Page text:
Monday, April 23, 2007

This one goes out to the ones who love

Listening to Christian radio today, I heard them exhorting people to share the gospel at their workplaces, at their schools, to (blurg) "reclaim them for Christ." And I got to thinking about why Christians sharing their faith are so astoundingly obnoxious. You know, not people who matter-of-factly acknowledge their Christianity, and try to live well to teach by example. We're talking about people who feel they must Witness to you. I think we can all agree they are astoundingly obnoxious, even many of the witnessers themselves, if the Christian literature urging people to overcome their reticence about it is any indication.

So I thought, honestly, if people are genuinely trying to share something with you, something they believe to be the key to everlasting joy, why is it so freaking irritating? I mean, it's an offer, isn't it? It's something generous, right?

Except, maybe it isn't. Maybe the reason these interactions are so annoying is that they mirror the obnoxious door-to-door salesman far too much. The guy who knocks on your door (or calls during dinner) and tells you he has a fabulous offer for you. Who will. not. admit. that he is selling something. Perhaps we are getting the sense that underlying that surface generosity is nothing more than selfish opportunism.

Not that it's conscious on the proselytizer's part, heavens no. See, I think a lot of this febrile witnessing, this obsession with the Great Commission, is an attempt to prop up faith. I think maybe a lot of people have questions and doubts, and part of making that go away is bringing in new believers. If you can convince ten new people to believe, why, that must mean that your beliefs are true! It also gives you something to concentrate on besides pondering the real posers like the Problem of Evil, while also projecting your own doubts onto someone else, and taking a purely adversarial position toward such doubts: armed with predigested apologetics, witnesses assume the truth of their position, and use every trick to turn the arguments of the target. Much more comfortable than actually thinking about the questions. And if you fail, it's not because the faith is utter codswallop, rather it feeds the tempting idea that you're part of a persecuted group.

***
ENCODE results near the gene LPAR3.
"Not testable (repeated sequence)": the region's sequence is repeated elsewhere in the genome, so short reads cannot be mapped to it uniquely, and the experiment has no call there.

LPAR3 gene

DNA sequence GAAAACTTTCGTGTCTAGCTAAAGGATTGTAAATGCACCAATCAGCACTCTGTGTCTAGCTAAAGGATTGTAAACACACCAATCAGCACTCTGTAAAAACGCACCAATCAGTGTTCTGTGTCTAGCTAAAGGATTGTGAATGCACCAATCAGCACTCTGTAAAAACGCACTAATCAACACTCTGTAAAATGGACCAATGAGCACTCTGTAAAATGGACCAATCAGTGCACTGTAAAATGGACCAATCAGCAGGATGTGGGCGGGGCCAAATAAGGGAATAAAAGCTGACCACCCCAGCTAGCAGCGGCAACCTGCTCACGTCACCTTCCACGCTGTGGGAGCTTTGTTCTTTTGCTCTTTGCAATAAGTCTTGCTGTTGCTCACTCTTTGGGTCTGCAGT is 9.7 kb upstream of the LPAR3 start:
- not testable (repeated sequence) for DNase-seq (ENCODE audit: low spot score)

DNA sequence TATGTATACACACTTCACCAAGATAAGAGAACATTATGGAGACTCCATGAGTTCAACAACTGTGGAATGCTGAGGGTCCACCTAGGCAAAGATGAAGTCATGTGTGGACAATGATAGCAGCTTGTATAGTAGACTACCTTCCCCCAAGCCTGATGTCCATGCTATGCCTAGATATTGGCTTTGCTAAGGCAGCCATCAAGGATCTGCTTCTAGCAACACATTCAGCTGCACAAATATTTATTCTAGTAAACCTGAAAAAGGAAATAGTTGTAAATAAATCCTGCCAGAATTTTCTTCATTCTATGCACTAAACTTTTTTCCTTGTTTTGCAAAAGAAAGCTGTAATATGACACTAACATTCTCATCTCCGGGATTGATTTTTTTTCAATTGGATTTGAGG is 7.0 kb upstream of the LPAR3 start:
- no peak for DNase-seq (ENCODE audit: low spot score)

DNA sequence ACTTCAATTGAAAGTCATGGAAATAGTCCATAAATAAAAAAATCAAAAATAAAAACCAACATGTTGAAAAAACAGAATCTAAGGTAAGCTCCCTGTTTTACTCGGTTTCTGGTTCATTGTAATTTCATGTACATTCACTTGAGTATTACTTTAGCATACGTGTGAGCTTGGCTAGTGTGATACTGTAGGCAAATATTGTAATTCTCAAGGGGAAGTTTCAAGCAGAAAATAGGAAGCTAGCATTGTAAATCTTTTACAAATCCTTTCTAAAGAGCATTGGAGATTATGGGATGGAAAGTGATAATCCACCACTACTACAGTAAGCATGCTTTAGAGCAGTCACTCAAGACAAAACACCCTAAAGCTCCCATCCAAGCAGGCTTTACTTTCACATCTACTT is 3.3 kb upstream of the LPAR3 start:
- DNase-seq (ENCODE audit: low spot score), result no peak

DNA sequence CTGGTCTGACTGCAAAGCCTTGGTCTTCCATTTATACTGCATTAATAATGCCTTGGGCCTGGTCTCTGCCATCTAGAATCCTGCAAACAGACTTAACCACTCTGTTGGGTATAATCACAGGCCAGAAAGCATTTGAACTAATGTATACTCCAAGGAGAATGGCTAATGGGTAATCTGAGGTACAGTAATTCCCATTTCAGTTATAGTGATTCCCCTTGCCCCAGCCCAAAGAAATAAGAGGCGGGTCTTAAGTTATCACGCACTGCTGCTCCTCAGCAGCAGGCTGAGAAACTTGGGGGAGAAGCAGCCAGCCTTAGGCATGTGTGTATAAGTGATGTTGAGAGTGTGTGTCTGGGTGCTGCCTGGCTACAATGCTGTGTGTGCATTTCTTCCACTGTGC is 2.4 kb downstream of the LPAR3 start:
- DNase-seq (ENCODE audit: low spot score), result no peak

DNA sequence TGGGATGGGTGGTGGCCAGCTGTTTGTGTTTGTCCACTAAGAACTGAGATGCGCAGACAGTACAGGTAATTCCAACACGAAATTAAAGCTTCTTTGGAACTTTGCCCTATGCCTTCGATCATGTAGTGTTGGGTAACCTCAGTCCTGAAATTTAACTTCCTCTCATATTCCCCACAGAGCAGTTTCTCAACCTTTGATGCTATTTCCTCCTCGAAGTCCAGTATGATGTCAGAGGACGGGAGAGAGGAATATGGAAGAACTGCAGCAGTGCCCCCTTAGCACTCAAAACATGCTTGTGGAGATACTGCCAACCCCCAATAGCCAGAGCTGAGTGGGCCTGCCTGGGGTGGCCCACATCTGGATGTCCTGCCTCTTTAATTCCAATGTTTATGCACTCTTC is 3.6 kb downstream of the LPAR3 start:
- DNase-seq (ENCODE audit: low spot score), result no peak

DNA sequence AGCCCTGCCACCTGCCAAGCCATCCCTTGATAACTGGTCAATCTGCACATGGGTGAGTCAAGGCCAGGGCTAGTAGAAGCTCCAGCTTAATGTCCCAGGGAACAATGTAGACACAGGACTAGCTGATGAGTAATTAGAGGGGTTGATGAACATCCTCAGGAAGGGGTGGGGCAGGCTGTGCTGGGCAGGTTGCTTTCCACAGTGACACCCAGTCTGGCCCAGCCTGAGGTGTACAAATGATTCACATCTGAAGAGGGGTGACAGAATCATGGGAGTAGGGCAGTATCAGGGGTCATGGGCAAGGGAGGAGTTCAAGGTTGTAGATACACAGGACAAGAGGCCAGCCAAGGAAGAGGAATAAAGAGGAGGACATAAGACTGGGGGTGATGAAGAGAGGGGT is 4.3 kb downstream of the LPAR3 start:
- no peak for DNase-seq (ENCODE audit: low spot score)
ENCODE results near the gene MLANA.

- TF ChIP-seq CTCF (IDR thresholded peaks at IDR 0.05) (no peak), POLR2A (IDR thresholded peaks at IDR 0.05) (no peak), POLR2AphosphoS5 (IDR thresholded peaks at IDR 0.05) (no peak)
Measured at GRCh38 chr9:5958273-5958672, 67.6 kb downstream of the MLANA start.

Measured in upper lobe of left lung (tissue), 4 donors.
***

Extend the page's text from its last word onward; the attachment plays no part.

No wonder people get rude when a co-worker asks if they have a personal relationship with Jesus, or strip naked to greet the Mormon missionaries. We're sussing out the subtext of the message. On the surface, it is, "I love you, let me share this gift with you," but underneath it's clear: "I don't see you as a person, as an end in yourself, but merely as a means to prop up my own beliefs and prove my worth." No wonder people get offended. At least the salesman on your doorstep, however insufferable, is offering a good or service. Christian proselytizers really just want something for nothing.

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